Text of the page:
The app will install a web part into your webpart gallery that you can insert on a page; the webpart will then display information from the querystring and modify a DOM element on the current page.

After you run the scenario in the full screen app page, the webpart will be inside of your webpart gallery. You install the webpart as a normal webpart (not an app part): edit the page, from the ribbon to go Insert => WebPart => Miscellaneous => QueryString Display => Add

If the QueryStringDisplay webpart doesn't show you any values after Your QueryString is: manually add a querystring value with something like ...aspx?something=1

You could modify the app so that it provisions the web part into the galleries of a number of different site collections (provided the person running the app had permissions to all of those site collections).

You'll have to trust it with full control on the host web (since that is the permission needed to upload webparts into the webpart gallery) but you should easily be able to review the code and see precisely what it does (and that it is safe to run). All of the logic is contained in App.js and webPartScript.js

Here is the link: http://aka.ms/J08vgz

  • I saw this video. Can somebody confirm js code referenced in the App script part can address DOM elements and URL query strings in the Parent page? We've deployed Webparts via Apps, but due to cross browser can do neither. Also those Web Parts are installed under iframes pointing to the App Domain. – Hell.Bent Jan 16 '15 at 15:24
  • Thank You. Why and how? Can you identify specifically what in this solution differs from app web part we likely deployed that does not seem to load js in the context of the page? – Hell.Bent Jan 16 '15 at 16:53
  • One point I forgot to make is that our solution is SharePoint Hosted on SPO. We opened a Microsoft Ticket to discuss this question. Our developers are saying this is not possible without either manually adding a script editor web part to the parent Page or a Provider Hosted solution. – Hell.Bent Jan 20 '15 at 13:16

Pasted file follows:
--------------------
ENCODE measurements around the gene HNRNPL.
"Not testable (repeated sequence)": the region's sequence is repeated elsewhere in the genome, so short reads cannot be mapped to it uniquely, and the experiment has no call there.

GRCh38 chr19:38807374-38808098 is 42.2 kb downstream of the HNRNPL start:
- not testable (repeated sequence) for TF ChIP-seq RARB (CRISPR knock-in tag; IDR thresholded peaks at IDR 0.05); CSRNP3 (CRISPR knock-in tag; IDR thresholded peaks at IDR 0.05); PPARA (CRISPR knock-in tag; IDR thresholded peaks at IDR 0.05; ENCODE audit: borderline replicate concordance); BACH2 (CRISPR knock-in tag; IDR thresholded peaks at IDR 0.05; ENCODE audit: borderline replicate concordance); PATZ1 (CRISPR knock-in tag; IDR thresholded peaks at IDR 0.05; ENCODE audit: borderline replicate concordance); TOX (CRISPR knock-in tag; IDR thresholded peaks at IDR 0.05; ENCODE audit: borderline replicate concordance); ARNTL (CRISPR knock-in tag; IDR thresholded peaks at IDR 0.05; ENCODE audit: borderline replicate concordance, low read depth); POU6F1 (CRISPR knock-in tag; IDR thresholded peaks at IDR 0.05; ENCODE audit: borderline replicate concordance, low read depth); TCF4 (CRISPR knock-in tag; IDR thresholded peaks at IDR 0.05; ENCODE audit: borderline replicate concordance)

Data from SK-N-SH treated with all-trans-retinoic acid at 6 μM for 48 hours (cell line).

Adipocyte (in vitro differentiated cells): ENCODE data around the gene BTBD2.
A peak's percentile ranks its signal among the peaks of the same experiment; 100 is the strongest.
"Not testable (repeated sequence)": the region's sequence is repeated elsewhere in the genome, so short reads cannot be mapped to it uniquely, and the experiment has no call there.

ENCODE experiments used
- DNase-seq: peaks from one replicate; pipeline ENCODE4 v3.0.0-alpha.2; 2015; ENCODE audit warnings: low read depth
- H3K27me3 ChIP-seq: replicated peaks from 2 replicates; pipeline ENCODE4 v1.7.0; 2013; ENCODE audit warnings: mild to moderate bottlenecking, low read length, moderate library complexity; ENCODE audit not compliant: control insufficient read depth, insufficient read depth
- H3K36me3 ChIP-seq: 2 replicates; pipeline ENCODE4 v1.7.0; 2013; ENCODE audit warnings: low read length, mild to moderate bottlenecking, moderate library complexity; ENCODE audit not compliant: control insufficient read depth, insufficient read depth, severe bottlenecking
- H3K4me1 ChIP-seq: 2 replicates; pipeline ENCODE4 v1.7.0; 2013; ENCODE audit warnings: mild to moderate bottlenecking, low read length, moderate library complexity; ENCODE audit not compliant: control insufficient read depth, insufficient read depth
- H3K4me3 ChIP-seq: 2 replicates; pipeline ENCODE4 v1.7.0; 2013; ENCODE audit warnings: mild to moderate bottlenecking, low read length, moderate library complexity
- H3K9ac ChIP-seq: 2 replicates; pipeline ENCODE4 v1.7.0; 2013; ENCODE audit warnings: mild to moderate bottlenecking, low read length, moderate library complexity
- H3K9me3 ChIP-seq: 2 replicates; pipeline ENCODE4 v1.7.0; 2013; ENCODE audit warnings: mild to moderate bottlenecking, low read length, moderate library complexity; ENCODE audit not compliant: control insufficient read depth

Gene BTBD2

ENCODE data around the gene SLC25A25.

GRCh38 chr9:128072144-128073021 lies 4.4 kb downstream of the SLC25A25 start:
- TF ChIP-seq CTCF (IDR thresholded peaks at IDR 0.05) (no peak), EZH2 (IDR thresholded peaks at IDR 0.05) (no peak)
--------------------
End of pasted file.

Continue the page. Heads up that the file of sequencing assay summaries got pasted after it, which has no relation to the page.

• Thank You. I've got Microsoft and a Contractor discussing and trying this. We are still under the Impression webparts introduced by an SPO App will run inside an iFrame an on the App domain. We suspect this presents challenges not anticipated or faced in the video example. – Hell.Bent Jan 20 '15 at 20:49
  • Heh -- well let us know when your paid assets verify this, but I assure you that webparts introduced via an app using this technique will not run inside of an IFrame. – John-M Jan 20 '15 at 20:52
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Querying and manipulating the DOM elements can be done in SPO Page through App part (Client hosted web part) even though its run inside the iframe on the hosted web page.

To do this, you need to wire-up the web part properties with query string as suggested by John-M and I tried few approaches and found none except this idea.

SP.RequestExecutor.js doesn't help me to have cross domain call for the purpose of identifying the DOM element on the SPO page via Client hosted webpart which is placed on the same page.

On searching, I found the magic line of Javascript code document.domain="your domain". This has to be placed on your SPO Page and as well in App Part. Now I am able to query the DOM element after this mutual understanding been created between the Client hosted webpart (App Part) and the SPO Page.

Consider this scenario, if a page had two field and wanted to change the color of the any of the field,then you must aware of the Field id that need to pass it as querystring to your app part placed on yet resides on the other domain. Logic need to be written inside your app part as outlined on my personal blog posted some time ago. http://intelliview.blogspot.in/2014/03/sharepoint-app-custom-properties.html.

And related workaround video : https://www.youtube.com/watch?v=TUZJbqm6fL4

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Good example from Apps for SharePoint sample pack: SharePoint 2013: Display remote webpage content using the coffeemaker app part